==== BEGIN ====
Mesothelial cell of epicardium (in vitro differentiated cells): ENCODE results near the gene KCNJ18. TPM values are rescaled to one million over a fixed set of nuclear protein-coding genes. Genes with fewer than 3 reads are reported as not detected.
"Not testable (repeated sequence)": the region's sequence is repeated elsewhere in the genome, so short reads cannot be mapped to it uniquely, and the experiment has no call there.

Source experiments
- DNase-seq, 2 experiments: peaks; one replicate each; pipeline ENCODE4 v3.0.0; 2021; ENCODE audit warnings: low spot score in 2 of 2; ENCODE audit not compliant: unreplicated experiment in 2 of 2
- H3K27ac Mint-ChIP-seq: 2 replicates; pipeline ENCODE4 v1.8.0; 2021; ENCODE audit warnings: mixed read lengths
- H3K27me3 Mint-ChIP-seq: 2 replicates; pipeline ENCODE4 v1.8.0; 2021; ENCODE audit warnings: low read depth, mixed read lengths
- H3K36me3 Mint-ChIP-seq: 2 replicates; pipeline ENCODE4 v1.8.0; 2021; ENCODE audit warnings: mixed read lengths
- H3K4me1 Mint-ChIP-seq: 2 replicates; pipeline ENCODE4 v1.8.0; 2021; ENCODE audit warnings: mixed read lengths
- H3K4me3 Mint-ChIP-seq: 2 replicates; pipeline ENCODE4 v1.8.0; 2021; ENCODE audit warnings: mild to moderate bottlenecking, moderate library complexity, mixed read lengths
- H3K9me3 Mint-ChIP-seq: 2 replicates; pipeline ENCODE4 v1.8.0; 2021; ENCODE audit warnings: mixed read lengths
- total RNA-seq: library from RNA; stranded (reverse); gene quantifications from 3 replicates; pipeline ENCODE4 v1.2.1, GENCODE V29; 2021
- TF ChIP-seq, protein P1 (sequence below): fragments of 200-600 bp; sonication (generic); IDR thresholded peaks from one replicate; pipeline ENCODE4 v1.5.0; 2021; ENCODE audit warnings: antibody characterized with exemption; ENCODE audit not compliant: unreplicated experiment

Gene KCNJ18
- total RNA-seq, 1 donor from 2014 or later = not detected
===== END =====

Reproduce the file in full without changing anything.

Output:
Mesothelial cell of epicardium (in vitro differentiated cells): ENCODE results near the gene KCNJ18. TPM values are rescaled to one million over a fixed set of nuclear protein-coding genes. Genes with fewer than 3 reads are reported as not detected.
"Not testable (repeated sequence)": the region's sequence is repeated elsewhere in the genome, so short reads cannot be mapped to it uniquely, and the experiment has no call there.

Source experiments
- DNase-seq, 2 experiments: peaks; one replicate each; pipeline ENCODE4 v3.0.0; 2021; ENCODE audit warnings: low spot score in 2 of 2; ENCODE audit not compliant: unreplicated experiment in 2 of 2
- H3K27ac Mint-ChIP-seq: 2 replicates; pipeline ENCODE4 v1.8.0; 2021; ENCODE audit warnings: mixed read lengths
- H3K27me3 Mint-ChIP-seq: 2 replicates; pipeline ENCODE4 v1.8.0; 2021; ENCODE audit warnings: low read depth, mixed read lengths
- H3K36me3 Mint-ChIP-seq: 2 replicates; pipeline ENCODE4 v1.8.0; 2021; ENCODE audit warnings: mixed read lengths
- H3K4me1 Mint-ChIP-seq: 2 replicates; pipeline ENCODE4 v1.8.0; 2021; ENCODE audit warnings: mixed read lengths
- H3K4me3 Mint-ChIP-seq: 2 replicates; pipeline ENCODE4 v1.8.0; 2021; ENCODE audit warnings: mild to moderate bottlenecking, moderate library complexity, mixed read lengths
- H3K9me3 Mint-ChIP-seq: 2 replicates; pipeline ENCODE4 v1.8.0; 2021; ENCODE audit warnings: mixed read lengths
- total RNA-seq: library from RNA; stranded (reverse); gene quantifications from 3 replicates; pipeline ENCODE4 v1.2.1, GENCODE V29; 2021
- TF ChIP-seq, protein P1 (sequence below): fragments of 200-600 bp; sonication (generic); IDR thresholded peaks from one replicate; pipeline ENCODE4 v1.5.0; 2021; ENCODE audit warnings: antibody characterized with exemption; ENCODE audit not compliant: unreplicated experiment

Gene KCNJ18
- total RNA-seq, 1 donor from 2014 or later = not detected